25 September 2001

”Make no mistake; the American Revolution
 was not fought to obtain freedom, but to
 preserve the liberties that Americans
 already had as colonials. Independence
was no conscious goal, secretly nurtured
 in cellar or jungle by bearded conspirators,
 but a reluctant last resort, to preserve
 “life, liberty and the pursuit of happiness.” "

  - The Oxford History of the American People

Every day has its own little oddity to bring to the dinner table. A couple of days ago, the oddity at my table was a remark I made about a recently reported news item: as a result of their in-flight misconduct, three people were banned from air travel by two major airlines. I said I was glad to know these people weren’t likely to be on future flights, and I applauded the airlines for the courage to ban them. I said that since the airlines were private enterprises, they should be allowed to set rules for who can or cannot purchase tickets for travel. They should be applauded for keeping known troublemakers off the planes.

I was promptly met by a firestorm of criticism and invective from my spouse, a person whose opinions matter to me. The things my beloved said included casting aspersions on my loyalties as a patriotic American; my addictive, mindless agreement with filthy capitalists (these were the airlines); and my seeming determination to undermine the very foundations upon which this great country are built. Curious about the vehemence with which this outburst was delivered, I asked for help in making me understand where my logic was flawed. Why should an airline be forced to sell a ticket to a person who is a known, documented troublemaker?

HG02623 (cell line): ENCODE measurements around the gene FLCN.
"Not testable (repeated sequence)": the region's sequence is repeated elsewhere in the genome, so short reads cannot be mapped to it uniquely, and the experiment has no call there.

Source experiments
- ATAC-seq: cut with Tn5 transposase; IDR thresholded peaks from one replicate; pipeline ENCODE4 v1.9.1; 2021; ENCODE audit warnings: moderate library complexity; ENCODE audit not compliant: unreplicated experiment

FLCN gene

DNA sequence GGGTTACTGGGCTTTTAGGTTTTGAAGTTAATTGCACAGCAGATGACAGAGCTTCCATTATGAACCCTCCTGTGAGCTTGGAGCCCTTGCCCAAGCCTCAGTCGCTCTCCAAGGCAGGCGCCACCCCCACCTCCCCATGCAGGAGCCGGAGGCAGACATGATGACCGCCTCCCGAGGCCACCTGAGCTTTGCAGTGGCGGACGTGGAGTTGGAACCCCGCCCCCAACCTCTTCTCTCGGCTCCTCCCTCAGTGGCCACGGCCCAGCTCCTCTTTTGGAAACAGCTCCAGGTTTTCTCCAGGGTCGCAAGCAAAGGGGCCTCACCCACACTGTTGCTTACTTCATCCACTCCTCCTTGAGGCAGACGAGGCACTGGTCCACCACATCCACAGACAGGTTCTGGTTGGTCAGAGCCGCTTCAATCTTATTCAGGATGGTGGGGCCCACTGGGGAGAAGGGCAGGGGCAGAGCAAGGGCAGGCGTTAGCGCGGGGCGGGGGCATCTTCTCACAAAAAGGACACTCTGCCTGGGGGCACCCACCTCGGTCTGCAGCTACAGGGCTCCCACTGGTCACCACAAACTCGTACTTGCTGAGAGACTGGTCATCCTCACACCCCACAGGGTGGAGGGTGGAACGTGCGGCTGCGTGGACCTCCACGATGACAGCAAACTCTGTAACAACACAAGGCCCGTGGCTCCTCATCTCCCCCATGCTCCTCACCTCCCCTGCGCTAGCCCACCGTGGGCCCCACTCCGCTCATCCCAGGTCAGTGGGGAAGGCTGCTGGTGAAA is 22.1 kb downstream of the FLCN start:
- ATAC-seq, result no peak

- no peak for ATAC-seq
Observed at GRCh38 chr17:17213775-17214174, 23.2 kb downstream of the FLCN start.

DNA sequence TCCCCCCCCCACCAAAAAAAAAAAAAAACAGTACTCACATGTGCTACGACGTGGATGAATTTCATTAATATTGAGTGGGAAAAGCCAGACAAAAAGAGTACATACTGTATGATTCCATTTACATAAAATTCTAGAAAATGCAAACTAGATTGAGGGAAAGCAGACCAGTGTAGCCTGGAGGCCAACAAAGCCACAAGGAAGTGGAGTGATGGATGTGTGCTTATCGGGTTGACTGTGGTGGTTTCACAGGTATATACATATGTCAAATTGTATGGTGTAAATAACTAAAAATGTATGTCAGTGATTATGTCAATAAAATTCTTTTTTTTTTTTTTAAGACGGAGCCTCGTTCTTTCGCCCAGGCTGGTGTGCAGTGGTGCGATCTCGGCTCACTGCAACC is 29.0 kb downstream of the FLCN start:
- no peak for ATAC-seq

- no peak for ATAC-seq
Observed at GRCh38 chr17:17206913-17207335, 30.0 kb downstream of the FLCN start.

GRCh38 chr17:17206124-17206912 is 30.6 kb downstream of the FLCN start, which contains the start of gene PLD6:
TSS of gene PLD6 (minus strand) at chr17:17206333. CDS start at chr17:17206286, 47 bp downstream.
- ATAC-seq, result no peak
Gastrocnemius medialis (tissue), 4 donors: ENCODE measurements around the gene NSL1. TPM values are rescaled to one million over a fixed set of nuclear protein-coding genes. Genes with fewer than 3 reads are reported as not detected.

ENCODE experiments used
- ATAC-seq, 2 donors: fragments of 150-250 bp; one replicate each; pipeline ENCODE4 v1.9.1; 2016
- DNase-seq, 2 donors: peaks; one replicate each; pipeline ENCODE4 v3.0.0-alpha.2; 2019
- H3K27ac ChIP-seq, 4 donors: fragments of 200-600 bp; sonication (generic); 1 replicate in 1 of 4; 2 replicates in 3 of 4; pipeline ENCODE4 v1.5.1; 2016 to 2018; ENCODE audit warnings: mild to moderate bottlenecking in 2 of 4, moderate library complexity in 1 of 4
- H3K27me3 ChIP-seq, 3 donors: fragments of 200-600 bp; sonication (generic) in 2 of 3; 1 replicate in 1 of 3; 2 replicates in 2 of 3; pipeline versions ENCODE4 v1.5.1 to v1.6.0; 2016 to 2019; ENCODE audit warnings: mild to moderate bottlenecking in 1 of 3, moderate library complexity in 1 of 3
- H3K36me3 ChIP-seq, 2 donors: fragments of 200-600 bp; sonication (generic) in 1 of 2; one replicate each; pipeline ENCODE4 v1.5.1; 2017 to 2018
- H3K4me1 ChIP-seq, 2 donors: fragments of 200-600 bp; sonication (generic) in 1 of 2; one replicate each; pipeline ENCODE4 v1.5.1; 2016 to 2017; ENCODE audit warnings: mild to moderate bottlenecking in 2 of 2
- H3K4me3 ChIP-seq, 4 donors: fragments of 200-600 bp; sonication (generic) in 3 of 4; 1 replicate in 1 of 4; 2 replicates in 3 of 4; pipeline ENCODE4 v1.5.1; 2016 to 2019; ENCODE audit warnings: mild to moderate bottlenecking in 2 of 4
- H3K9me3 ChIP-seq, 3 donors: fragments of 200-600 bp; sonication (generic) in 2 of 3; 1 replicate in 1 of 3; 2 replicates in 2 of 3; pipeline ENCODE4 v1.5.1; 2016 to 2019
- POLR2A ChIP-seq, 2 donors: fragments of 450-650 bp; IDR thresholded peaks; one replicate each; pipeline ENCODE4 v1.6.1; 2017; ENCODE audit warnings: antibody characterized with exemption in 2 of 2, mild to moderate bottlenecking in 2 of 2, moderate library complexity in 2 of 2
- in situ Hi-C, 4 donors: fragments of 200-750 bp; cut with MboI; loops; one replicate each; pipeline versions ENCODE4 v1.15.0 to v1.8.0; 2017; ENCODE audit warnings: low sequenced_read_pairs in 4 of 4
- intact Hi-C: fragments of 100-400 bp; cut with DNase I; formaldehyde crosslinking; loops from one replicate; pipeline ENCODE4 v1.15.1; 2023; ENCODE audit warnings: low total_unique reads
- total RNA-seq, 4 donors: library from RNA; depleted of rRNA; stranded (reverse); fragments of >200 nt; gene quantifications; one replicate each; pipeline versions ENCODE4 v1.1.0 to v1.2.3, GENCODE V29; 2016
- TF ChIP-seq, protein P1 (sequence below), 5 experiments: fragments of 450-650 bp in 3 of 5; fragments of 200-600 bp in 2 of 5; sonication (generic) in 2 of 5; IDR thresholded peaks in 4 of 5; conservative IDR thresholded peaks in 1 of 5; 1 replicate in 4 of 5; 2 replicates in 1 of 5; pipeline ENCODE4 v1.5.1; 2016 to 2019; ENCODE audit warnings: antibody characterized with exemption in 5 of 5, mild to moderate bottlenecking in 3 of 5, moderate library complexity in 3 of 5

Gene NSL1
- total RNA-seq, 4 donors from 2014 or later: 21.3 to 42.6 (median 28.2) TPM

My spouse offered, “If I get really drunk and abusive, and I decide to scream at or threaten the cabin crew, or defecate on a serving tray in full view of everyone in first class, just like that executive did a few years ago, that doesn’t give you the right to tell me I can’t fly any more. All you can do is remove me from the plane, have me arrested, and sue me for the expenses incurred as a result of my actions. You can’t stop me from flying, especially if I have to fly to make my living--that’s against the Constitution!”

I asked specifically which Constitutional right was being infringed by the ban. “Why, the freedom of movement, that’s which right. Nobody can stop me from traveling in the country--it’s against the law!”

I did the only thing I could do in the circumstances. I decided to go straight to the source.